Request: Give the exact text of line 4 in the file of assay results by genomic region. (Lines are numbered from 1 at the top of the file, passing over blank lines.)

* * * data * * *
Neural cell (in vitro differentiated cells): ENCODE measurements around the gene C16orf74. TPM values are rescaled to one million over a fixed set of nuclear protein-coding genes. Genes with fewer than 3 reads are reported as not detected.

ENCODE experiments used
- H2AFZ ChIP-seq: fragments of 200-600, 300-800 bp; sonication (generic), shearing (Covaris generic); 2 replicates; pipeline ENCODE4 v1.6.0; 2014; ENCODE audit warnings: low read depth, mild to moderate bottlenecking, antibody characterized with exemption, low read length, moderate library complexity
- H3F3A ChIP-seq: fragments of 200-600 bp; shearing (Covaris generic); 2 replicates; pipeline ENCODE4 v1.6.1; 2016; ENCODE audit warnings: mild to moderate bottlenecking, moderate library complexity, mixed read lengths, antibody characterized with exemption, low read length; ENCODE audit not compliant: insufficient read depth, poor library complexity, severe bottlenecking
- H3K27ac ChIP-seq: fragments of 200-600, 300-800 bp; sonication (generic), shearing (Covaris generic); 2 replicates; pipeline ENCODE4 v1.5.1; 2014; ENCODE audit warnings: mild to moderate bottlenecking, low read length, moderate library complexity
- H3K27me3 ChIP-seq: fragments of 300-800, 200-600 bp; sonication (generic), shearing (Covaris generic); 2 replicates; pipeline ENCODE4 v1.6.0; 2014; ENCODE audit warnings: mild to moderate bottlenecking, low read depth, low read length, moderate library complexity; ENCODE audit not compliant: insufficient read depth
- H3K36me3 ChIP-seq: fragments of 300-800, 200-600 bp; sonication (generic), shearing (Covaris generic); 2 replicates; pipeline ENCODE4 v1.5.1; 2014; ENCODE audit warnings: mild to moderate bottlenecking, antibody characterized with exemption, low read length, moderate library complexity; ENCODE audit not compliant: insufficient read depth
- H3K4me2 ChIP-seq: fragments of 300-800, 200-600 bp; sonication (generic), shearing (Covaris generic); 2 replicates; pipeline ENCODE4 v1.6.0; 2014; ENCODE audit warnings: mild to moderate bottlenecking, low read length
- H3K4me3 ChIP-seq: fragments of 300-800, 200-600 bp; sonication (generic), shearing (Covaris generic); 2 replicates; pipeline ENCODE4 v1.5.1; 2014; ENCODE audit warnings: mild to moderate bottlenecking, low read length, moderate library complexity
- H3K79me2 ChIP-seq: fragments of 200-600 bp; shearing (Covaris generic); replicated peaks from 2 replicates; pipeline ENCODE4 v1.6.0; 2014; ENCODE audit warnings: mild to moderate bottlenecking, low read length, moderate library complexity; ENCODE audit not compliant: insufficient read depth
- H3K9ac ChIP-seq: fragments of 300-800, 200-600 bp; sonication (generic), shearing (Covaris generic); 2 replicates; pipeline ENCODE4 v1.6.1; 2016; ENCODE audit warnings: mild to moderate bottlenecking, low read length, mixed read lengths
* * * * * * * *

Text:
- H3F3A ChIP-seq: fragments of 200-600 bp; shearing (Covaris generic); 2 replicates; pipeline ENCODE4 v1.6.1; 2016; ENCODE audit warnings: mild to moderate bottlenecking, moderate library complexity, mixed read lengths, antibody characterized with exemption, low read length; ENCODE audit not compliant: insufficient read depth, poor library complexity, severe bottlenecking